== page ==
Tuesday, June 03, 2008

Great Potato Salad

With summer here, potato salad seems in season. Of course, I love it any time of year. And in some cultures, like in Scandanavia, it's seasonal in the winter. Especially if it has some boiled beets worked into it to color it that wonderful shocking pink*.

I grew up with glubby mayonaisey potato salad, sometimes made jaringly crunchy with chunks of celery and boringly bland with hard-boiled eggs. I've come a long way from those days. What exposed me to exciting potato salad was German delicatessens. Thinly sliced potatoes that, while fully cooked, still had some texture, a thin tangy dressing that excited your mouth, and an absence of distracting additives like mustard, cucumbers, celery and eggs, all made the salad a fabulous accompaniment to wonderful grilled sausages or a hearty sandwich.

I learned how to cook the potatoes to an ideal texture fairly by accident when working on catering as an early teenager with my neighbors, a German-American man, who was a great cook, and his Polish-American wife, who was also a fine cook. The accident was that with huge pots of potatoes to cook, the boiling water hardly simmered. When the potatoes were tender to piercing with a toothpick, they were still firm. Just not crunchy. I now get that texture by simmering the potatoes, unpeeled, in an open pan with plenty of water to cover, and never let a real boil take place. The starches in the potatoes set in place, and the skins do not burst, mostly. Waxy potatoes (Yukon gold, red-skinned) do well, but even starchy baking potatoes can be used if the simmering is very slow. Ideally potatoes about the same size are best to use, since they cook at the same rate. Thin-skinned potatoes do not need peeling after boiling, a modern touch, though traditionally for delicatessen potato salad the potatoes were peeled after boiling.

Potato salad is distinctly better when made a day or two in advance and allowed to marinate in the fridge. Here's a recipe that will serve six people as a side dish or appetizer.

German Delicatessen Style Potato Salad Tim

2 lbs small to medium 'waxy' potatoes, such as Yukon gold, red skinned, or Maine (if you live in New England)
1 large or 2 medium scallions (green onions) or 2 tablespoons minced onion (red is attractive)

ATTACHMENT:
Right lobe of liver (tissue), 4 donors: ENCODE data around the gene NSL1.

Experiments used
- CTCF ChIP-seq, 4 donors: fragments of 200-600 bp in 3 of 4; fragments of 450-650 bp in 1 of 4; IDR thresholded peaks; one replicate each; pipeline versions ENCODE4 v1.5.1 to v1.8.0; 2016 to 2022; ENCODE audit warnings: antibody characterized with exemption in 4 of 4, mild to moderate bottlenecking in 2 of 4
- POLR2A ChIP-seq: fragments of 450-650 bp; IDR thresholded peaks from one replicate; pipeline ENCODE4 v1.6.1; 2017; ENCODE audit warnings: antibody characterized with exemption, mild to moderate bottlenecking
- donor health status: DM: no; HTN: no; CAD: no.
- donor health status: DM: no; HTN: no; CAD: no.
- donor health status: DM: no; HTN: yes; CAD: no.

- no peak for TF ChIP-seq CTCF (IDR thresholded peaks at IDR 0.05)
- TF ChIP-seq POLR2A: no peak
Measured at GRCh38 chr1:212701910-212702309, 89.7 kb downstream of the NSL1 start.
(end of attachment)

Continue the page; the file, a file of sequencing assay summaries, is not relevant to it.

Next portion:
4 tablespoons white vinegar
2 tablespoons sugar
2 tablespoons mayonnaise ('real' mayonnaise works best)
1 tsp salt or to taste
1/8 teaspoon ground black pepper
2 tablespons finely minced parsley

Prepare the potatoes -- proper cooking is the most important step in making a good potato salad. Scrub the potatoes if dirt is clinging. In a large, uncovered pan with plenty of extra water, bring them just to a simmer over medium heat. Do not boil them rapidly or cover the pan. If the water is bubbling, pour in a little cool water to slow it. (The slow cooking allows the potatoes to firm up despite being fully cooked.) Move the pan occasionally to gently move the potatoes around. After 8-10 minutes, test a potato for doneness, ideally with a cake tester or a toothpick. When tender except for the very center, which should be slightly firm but not crunchy, remove from the heat, drain off the water, and allow to cool.

Peel the potatoes, if desired, and especially if the skins are thick. For red potatoes or many Yukon potatoes, peeling is not necessary. Slice potatoes 1/4-inch thick, cutting the potato in half first if large. Place in a large bowl for easy mixing. Slice the scallion finely, including the green parts, or finely mince the onion. Place them in a small bowl with the vinegar, sugar, mayonnaise, salt, pepper and minced parsley. Mix to break up the mayonnaise and stir the mixture into the potatoes. Mix gently with a large metal spoon (the back side works well and breaks the potatoes up less) -- or your hands (use plastic gloves to be sanitary if the salad is to be stored a long time). Let sit for 5 to 10 minutes, then mix again. Taste, and if necessary, add salt or vinegar or sugar. The taste should be slightly salty (the potato will absorb more) and tangy sweet-sour.

Potato salad is best if made in advance and refrigerated a few hours or up to several days. Before serving, stir gently, taste, and do any final adjustments of seasoning.


*Note: for Swedish-style pink potato salad, add 1 small boiled beet, peeled and cut in 1/8-inch shoestring strips. It takes a while and several gentle stirrings to get the color distributed.

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